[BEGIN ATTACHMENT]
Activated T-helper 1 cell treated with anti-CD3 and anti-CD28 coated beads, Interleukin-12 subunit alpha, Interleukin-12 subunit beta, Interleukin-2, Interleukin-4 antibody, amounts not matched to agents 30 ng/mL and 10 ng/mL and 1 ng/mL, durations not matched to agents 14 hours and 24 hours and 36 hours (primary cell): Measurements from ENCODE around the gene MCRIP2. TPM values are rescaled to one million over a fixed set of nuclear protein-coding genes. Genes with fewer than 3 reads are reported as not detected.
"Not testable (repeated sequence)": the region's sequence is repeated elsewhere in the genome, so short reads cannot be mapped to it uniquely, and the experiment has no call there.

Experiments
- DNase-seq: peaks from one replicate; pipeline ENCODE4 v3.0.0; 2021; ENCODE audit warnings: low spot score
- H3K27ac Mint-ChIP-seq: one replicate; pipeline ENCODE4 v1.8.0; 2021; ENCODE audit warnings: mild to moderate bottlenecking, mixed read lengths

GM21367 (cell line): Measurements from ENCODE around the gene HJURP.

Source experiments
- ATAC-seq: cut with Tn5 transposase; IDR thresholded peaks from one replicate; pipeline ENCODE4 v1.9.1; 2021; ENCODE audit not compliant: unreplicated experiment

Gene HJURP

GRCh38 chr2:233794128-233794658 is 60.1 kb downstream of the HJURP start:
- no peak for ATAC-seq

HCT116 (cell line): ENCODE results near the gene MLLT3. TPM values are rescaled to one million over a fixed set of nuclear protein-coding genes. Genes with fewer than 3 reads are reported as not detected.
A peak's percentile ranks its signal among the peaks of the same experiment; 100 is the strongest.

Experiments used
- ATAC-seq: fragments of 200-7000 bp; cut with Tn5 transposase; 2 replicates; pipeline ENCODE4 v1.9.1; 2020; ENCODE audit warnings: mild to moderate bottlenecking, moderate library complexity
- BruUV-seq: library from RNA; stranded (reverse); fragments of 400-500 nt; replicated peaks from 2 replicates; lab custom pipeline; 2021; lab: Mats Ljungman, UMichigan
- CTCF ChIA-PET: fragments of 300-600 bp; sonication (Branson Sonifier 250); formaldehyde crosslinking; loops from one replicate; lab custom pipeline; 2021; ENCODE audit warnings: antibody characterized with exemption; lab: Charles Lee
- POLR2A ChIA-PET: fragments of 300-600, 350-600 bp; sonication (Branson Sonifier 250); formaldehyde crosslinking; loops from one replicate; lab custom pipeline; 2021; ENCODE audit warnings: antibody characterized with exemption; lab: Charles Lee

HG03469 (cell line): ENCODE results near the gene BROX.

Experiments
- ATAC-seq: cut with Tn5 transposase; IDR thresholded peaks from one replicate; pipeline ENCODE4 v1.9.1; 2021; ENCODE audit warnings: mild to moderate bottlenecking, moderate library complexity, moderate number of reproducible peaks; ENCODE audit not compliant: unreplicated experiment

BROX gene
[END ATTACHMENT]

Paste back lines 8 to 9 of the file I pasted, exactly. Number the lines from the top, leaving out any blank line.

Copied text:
- ATAC-seq: cut with Tn5 transposase; IDR thresholded peaks from one replicate; pipeline ENCODE4 v1.9.1; 2021; ENCODE audit not compliant: unreplicated experiment

Gene HJURP